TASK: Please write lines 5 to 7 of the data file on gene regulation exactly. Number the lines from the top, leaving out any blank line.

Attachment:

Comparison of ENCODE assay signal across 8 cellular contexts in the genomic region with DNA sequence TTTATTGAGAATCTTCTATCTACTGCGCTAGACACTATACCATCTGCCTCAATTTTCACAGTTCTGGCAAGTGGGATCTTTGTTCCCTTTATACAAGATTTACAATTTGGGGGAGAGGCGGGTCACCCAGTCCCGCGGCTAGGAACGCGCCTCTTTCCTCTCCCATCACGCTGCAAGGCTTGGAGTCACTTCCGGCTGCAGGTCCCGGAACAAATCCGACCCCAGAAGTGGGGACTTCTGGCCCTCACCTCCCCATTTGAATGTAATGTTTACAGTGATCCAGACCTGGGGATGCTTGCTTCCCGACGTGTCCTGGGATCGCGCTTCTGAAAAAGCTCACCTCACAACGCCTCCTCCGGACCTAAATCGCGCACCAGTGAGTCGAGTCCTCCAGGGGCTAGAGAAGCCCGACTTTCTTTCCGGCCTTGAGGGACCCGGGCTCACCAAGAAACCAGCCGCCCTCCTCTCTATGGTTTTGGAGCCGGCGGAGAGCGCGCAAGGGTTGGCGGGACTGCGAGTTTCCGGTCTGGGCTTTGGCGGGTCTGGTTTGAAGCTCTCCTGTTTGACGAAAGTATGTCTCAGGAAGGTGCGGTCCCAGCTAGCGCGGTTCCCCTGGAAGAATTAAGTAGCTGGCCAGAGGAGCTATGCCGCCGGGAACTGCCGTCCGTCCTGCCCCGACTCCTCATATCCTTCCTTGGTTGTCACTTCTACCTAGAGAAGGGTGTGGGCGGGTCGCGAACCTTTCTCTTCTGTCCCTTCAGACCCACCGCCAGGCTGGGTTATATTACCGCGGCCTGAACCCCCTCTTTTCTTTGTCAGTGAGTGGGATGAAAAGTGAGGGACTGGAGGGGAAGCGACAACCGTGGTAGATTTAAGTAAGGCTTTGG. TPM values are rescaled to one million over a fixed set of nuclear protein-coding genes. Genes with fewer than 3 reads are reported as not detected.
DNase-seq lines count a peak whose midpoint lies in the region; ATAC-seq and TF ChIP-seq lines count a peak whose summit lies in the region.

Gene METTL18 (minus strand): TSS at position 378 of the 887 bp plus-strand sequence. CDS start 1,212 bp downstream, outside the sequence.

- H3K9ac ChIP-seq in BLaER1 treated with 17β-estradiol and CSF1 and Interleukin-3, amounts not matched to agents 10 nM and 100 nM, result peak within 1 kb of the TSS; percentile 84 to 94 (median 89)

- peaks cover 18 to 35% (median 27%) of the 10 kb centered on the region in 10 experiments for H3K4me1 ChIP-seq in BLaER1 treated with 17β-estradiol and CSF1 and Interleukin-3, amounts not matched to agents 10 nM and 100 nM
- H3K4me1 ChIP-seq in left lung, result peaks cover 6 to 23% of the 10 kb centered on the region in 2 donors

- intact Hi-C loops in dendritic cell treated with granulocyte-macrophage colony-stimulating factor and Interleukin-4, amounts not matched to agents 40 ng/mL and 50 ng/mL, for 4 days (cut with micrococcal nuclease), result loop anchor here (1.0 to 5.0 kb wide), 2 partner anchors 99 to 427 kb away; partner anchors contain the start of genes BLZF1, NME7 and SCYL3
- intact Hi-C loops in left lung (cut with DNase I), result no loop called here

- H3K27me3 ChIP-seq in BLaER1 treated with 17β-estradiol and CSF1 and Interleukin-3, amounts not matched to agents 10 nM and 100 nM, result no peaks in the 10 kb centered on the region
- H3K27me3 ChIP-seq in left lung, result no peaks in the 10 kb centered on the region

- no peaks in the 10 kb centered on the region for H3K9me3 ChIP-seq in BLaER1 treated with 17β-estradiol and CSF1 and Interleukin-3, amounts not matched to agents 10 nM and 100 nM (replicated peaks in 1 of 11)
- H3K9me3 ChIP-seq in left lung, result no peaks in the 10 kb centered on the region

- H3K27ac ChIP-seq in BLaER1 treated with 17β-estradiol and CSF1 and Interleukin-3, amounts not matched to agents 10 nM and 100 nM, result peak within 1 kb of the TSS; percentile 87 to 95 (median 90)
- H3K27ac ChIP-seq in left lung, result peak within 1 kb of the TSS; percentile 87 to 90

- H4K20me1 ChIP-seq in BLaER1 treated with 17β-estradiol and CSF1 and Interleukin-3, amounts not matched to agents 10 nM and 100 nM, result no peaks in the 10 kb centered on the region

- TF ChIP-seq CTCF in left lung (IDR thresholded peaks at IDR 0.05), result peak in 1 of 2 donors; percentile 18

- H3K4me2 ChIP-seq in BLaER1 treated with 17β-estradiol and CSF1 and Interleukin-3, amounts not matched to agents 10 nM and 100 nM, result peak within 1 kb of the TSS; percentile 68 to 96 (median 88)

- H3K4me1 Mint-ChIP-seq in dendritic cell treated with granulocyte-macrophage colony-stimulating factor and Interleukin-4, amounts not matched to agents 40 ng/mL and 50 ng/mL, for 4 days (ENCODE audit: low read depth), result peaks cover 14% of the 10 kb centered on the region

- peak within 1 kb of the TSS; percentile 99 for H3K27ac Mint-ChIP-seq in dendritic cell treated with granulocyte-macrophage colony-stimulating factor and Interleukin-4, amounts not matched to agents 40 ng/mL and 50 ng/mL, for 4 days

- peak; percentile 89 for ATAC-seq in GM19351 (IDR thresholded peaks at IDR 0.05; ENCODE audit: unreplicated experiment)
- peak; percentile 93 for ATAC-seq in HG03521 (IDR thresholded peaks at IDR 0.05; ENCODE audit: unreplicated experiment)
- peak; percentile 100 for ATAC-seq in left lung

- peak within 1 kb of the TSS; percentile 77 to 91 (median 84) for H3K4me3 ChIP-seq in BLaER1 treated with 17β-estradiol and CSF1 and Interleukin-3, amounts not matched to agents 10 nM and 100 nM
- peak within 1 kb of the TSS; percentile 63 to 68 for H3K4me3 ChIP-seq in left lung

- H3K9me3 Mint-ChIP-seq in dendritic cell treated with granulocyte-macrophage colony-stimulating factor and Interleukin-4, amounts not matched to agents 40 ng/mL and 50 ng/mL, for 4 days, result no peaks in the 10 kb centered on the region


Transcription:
- peaks cover 18 to 35% (median 27%) of the 10 kb centered on the region in 10 experiments for H3K4me1 ChIP-seq in BLaER1 treated with 17β-estradiol and CSF1 and Interleukin-3, amounts not matched to agents 10 nM and 100 nM
- H3K4me1 ChIP-seq in left lung, result peaks cover 6 to 23% of the 10 kb centered on the region in 2 donors

- intact Hi-C loops in dendritic cell treated with granulocyte-macrophage colony-stimulating factor and Interleukin-4, amounts not matched to agents 40 ng/mL and 50 ng/mL, for 4 days (cut with micrococcal nuclease), result loop anchor here (1.0 to 5.0 kb wide), 2 partner anchors 99 to 427 kb away; partner anchors contain the start of genes BLZF1, NME7 and SCYL3